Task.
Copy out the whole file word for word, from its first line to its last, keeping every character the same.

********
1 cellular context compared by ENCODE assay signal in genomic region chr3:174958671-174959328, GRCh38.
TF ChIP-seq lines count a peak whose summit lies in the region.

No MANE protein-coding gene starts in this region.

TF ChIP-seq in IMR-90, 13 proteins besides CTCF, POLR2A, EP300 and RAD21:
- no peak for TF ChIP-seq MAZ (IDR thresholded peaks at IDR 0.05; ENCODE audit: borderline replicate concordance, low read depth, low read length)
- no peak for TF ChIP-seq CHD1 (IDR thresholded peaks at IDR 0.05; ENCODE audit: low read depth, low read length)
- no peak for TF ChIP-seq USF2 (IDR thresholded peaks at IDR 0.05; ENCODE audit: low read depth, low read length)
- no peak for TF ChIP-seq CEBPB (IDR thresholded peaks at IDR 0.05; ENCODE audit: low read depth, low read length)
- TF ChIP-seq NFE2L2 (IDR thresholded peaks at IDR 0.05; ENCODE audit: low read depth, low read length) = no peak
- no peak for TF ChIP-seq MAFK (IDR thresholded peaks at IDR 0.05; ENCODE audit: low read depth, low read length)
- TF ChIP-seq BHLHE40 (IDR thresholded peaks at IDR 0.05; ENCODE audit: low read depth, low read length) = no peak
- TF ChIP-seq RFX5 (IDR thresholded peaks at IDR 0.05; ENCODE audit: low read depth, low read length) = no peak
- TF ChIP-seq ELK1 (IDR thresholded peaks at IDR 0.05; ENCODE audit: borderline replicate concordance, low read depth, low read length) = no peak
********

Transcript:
1 cellular context compared by ENCODE assay signal in genomic region chr3:174958671-174959328, GRCh38.
TF ChIP-seq lines count a peak whose summit lies in the region.

No MANE protein-coding gene starts in this region.

TF ChIP-seq in IMR-90, 13 proteins besides CTCF, POLR2A, EP300 and RAD21:
- no peak for TF ChIP-seq MAZ (IDR thresholded peaks at IDR 0.05; ENCODE audit: borderline replicate concordance, low read depth, low read length)
- no peak for TF ChIP-seq CHD1 (IDR thresholded peaks at IDR 0.05; ENCODE audit: low read depth, low read length)
- no peak for TF ChIP-seq USF2 (IDR thresholded peaks at IDR 0.05; ENCODE audit: low read depth, low read length)
- no peak for TF ChIP-seq CEBPB (IDR thresholded peaks at IDR 0.05; ENCODE audit: low read depth, low read length)
- TF ChIP-seq NFE2L2 (IDR thresholded peaks at IDR 0.05; ENCODE audit: low read depth, low read length) = no peak
- no peak for TF ChIP-seq MAFK (IDR thresholded peaks at IDR 0.05; ENCODE audit: low read depth, low read length)
- TF ChIP-seq BHLHE40 (IDR thresholded peaks at IDR 0.05; ENCODE audit: low read depth, low read length) = no peak
- TF ChIP-seq RFX5 (IDR thresholded peaks at IDR 0.05; ENCODE audit: low read depth, low read length) = no peak
- TF ChIP-seq ELK1 (IDR thresholded peaks at IDR 0.05; ENCODE audit: borderline replicate concordance, low read depth, low read length) = no peak